In Western medicine, the main functions of the kidneys are to remove waste products and excess fluid, regulate blood pH and maintain mineral balance. They also play an important role in producing red blood cells, regulating blood pressure and converting vitamin D to its active form, calcitriol. In Chinese medicine, however, the Kidney is viewed as the source of the body's constitutional or inherited energy. Read more to learn more about Traditional Chinese Medicine (TCM) theory on the Kidneys.
What are the roles and responsibilities of the Kidneys?
The Kidneys have a major role beyond fluid metabolism and waste excretion, such as growth and maturity. Here are the more extensive functions that the Kidneys oversee in the body:
Governing of the structural integrity and function of various organs including the adrenal glands, ovaries, testes, brain, spinal cord, skeletal structure (especially the lumbar region), hair, teeth, anus, urethra and inner ear.
Monitoring of body fluids, bone marrow, hormones, adrenals and sex glands, as well as reproduction, growth and the faculty of willpower.
Overseeing a person’s growth, maturation (including ageing) and reproduction.
Storing Essence, or Jing: the Essence stored in the Kidneys are given to each individual from their parents at conception. This is the main reason why TCM regards the Kidneys as the “congenital constitution” and origin of life. The Kidneys are also viewed as an essential organ for the production of fundamental substances required for life activities.
Production of Yin and Yang.
What is Kidney Essence?
The Kidney Essence is critical for both growth and development. This includes the normal ageing process and also forms the basis of reproduction in humans. The abundance in Kidney Essence kick starts puberty where girls experience their first menstrual bleed (menarche) and boys undergo an increase in the size of their genitals and experience their first ejaculation. It is important to note that the Kidney Essence levels do not remain constant throughout a person's life, but instead increases as the body develops and decreases naturally as we age:
During childhood, we undergo physical changes marked by permanent teeth, hair and growth.
During adolescence, Kidney Essence peaks to drive the maturation of sex organs and form the basis of our ability to reproduce. Energy levels are at its highest and bones are strongest during middle age.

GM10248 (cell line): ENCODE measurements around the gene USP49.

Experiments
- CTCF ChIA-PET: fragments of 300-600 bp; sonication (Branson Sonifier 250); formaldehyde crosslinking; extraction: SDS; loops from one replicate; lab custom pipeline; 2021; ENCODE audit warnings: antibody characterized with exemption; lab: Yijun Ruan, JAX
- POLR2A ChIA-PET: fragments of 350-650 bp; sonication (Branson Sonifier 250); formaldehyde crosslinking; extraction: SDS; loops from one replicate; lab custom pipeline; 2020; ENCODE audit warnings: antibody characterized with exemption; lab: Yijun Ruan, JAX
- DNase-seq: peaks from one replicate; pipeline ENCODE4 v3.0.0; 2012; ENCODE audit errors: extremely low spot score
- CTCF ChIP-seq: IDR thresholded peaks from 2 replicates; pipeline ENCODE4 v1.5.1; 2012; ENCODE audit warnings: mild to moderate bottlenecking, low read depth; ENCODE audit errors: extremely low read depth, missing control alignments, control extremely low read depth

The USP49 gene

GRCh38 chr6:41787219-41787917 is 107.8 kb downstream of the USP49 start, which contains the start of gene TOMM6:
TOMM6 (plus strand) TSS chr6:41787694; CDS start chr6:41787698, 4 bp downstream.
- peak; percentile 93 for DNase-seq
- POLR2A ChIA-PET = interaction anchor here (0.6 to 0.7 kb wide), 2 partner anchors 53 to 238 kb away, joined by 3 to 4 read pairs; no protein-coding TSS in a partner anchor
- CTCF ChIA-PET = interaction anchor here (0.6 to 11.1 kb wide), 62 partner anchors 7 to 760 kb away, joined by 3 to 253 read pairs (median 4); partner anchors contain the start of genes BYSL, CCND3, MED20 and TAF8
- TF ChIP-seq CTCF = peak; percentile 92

As we continue throughout adulthood, Kidney Essence depletes and the functions of the organs decline with advancement in age, showing signs of senescence such as deafness, osteoporosis, hair and teeth loss.
What are the causes and signs of symptoms of weak Kidneys?
Weakness in Kidney Essence, Qi, Yin or Yang can affect the growth and development of individuals, resulting in developmental disorders, congenital mental retardation, brittle bones in children and premature ageing in adults.
There are three main mechanisms that deplete Kidney Qi and Essence:
Congenital constitutional weakness
This is where Kidney Qi and Essence is naturally weak from the time we are born. TCM theory explains that our constitution, whether weak or strong, is inherited by our parents. A weak congenital constitution occurs if one or both parents have had ongoing health issues prior to conceiving, and/or if one or both parents were experiencing significant health issues during the time of conception.
For this reason, I strongly advise couples who want to fall pregnant, to improve their health and wellbeing for three months before they try to conceive. (Why three months? Sperm cells take 90 days to mature and the quality of sperm cells can be improved by adjusting lifestyle factors, such as quitting drinking and smoking. For women, it can take up to three menstrual cycles to improve, which is roughly 90 days).
Acquired constitutional weakness (as a result of lifestyle factors)
Once we are born, acquired constitution is crucial in supporting our physiological activities, growth and development. Weakness to acquired constitution occurs as a result of overworking, living a hard-driven lifestyle (i.e. A-type personalities), insufficient fluid intake, multiple pregnancies and chronic illness or stress.